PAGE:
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Winding Creek Music Festival winds up for this weekend

Four-day festival kicks off Thursday, offers free primitive camping

  • 3 min to read
winding creek

FEST — Festival-goers from a previous year's event enjoy music in wooded western Howard County.

Live music will be plentiful this week as the 10th annual Winding Creek Music Festival brings 11 bands to western Howard County over four days.

While most music festivals were nixed this year due to the COVID-19 pandemic, Winding Creek organizer Bob Auth believed this festival will allow people to safely enjoy live music due to the expansive outdoor venue. Situated among 15 acres, Auth said attendees will have plenty of space to social distance.

“Everything is a go. We’ve been approved by the health board, and we’re just going to have signs asking people to social distance their group and enjoy the music and have a great time,” Auth said. “We’re really excited, and I feel like it’s a safe environment.”

This year’s festival is bringing in bluegrass, folk, old-time, and “newgrass” bands from around the Midwest, and a couple of the bands will have a particular draw to the younger demographic: Flatland Harmony Experience and Wayfarers Band.

Flatland Harmony Experience will kick off the festival on Thursday and also wrap it up on Sunday. The band, based out of Indianapolis, is described as a “high-octane, three-piece, vocally-driven string band.” The band features an instrumental mix of mandolin, banjo, and upright bass, and its music is said to span from “the founding roots of bluegrass to progressive gypsy and all places in between.”

The Wayfarers Band will perform on Saturday. The five-piece band hails from Zanesville, Ohio, and earned the title of 2018 John Hartford Memorial Band Competition Finalist, has been featured on ABC, FOX 28, on several radio stations, and has appeared in Country Living and Bluegrass Unlimited magazines. The band has been active since 2010.


This year’s festival also will return some staples from past festivals, including Fire Box Band and New Outlook Band, both of which performed last year and were asked to return due to their popularity. FireBox is based out of Effingham, Ill., and is known as a traditional bluegrass band styled after bands of the late ‘40s, ‘50s, and ‘60s. Fire Box Band will perform on Thursday and Friday.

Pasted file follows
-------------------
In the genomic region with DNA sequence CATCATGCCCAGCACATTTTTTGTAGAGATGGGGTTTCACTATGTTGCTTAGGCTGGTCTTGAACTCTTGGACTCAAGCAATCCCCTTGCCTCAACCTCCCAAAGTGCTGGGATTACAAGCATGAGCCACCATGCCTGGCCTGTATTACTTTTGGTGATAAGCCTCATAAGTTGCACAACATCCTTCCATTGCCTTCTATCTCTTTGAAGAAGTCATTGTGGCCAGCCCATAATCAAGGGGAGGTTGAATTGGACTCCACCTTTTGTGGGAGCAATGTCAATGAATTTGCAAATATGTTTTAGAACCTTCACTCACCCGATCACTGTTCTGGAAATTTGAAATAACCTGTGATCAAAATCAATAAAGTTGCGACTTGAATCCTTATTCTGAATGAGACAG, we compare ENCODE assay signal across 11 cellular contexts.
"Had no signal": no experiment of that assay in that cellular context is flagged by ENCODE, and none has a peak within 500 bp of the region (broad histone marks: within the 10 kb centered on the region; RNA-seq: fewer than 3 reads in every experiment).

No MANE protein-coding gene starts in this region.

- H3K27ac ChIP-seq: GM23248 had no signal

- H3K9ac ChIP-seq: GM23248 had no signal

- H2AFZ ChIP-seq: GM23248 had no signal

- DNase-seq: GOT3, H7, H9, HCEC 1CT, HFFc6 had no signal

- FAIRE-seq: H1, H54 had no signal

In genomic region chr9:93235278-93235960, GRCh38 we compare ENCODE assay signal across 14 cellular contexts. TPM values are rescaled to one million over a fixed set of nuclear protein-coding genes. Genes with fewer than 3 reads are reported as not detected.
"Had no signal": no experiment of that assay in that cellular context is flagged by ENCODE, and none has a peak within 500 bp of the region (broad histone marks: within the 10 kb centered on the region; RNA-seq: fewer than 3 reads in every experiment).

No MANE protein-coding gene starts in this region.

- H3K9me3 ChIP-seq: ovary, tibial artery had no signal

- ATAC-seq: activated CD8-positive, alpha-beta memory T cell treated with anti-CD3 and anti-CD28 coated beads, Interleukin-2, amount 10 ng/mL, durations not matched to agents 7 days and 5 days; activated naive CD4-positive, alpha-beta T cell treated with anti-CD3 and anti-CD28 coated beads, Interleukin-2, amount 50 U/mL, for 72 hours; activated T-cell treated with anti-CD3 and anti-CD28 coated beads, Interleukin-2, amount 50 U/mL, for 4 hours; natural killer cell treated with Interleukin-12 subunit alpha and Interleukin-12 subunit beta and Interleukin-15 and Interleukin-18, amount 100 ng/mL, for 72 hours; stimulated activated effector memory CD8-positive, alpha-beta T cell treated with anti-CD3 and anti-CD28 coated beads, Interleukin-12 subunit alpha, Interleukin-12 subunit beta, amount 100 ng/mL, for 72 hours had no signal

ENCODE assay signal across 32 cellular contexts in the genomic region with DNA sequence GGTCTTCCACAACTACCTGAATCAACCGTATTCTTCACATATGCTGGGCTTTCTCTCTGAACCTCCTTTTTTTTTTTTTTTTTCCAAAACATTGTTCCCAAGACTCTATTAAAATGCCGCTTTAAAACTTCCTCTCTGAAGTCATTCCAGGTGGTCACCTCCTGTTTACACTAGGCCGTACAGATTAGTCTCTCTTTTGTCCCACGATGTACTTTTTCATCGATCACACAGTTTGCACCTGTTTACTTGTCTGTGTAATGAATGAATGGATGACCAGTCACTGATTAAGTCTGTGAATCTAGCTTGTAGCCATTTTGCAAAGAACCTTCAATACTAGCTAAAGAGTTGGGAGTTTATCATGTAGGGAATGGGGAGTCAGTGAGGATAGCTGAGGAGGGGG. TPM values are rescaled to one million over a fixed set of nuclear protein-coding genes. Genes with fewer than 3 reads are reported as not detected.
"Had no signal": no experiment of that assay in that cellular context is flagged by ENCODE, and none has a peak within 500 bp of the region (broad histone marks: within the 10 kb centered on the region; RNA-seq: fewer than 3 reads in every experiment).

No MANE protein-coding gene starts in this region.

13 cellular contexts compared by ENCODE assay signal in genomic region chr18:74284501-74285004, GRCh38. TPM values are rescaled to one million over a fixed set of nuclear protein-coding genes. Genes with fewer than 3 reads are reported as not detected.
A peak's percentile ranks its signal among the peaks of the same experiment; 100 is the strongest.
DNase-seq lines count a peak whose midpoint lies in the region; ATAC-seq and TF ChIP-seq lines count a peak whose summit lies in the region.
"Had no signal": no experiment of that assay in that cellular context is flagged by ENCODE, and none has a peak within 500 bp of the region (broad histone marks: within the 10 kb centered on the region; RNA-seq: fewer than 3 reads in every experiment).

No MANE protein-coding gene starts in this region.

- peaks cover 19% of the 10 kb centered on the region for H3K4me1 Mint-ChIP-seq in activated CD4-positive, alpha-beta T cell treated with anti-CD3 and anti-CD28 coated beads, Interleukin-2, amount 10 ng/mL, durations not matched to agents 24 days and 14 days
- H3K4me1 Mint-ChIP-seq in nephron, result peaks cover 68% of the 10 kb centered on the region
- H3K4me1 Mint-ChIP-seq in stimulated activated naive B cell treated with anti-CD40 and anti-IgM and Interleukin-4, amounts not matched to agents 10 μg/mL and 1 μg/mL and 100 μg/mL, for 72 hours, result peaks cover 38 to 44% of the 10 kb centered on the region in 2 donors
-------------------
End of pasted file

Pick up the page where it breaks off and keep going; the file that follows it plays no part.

New Outlook Band also is described as a traditional bluegrass band that takes music “in exciting new directions.” The band, which formed in 2009, will perform Saturday and Sunday.

“People are going to love all the bands, but those two, boy, they tear it up. It’s still bluegrass, folksy, and they bring a lot of excitement to the program,” Auth said.

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Then, a number of “top-notch” local bands also will perform: Medicinal Bluegrass on Friday, Branded Bluegrass on Friday and Saturday, Kenny & Amanda Smith on Friday and Saturday, Alec Hurtubise & Friends on Friday and Saturday, Blue Holler on Saturday, Bahler’s Golden Age Band on Saturday and Sunday, and Kokomo Cowboy Church Band on Sunday.

“I’m trying to keep a balance of traditional bluegrass, and some of it is ‘newgrass.’ I’m trying to keep everybody happy and bring in a lot of the younger people,” he said.

New this year, Blackhawk Winery out of Sheridan, Ind., will be on hand throughout the festival, selling wine by the bottle and glass. This year, alcohol will be allowed in the stage area. Previously, it only was allowed at the campsites.

As always, several vendors will be selling food and homemade ice cream, and artisans will be selling their wares.

Also returning is the Youth Pick and Sing Workshop. The workshop is free to youth who participate, and they don’t have to pay an admission fee. According to Auth, this is to encourage youth to participate in an effort to pass down the love of bluegrass to younger generations.

For adults, a slow jam workshop led by Stew Lauterbach will give them a chance to play with others in a non-intimidating fashion.

“That is for people who know their guitar, but they don’t want to play fast, whether that’s because they’re a beginner or like to play slow music,” said Auth. “It’s for people who want to come and enjoy, and they’ll even learn a little etiquette without feeling intimidated when it’s fast playing.”

Winding Creek Music Festival takes place Aug. 13 to 16 at 9912 W. 100 S. in Russiaville, 10 miles west of Kokomo. General gate admission is $15 for Thursday, $20 for Friday, $25 for Saturday, and $10 for Sunday. Pre-pay admission tickets are $55 for a four-day pass, $45 for a three-day pass, or $23 for Saturday only.

New this year, students age 11 to 21 are admitted for half-off general admission, and children 10 and under are admitted free. Guests are asked to bring proof of age to receive the discount. Tickets can be purchased online now at

Generators are welcome for those camping in the primitive campsites, and no registration is required. There are no hookups, but water is available. Pets are allowed for those camping.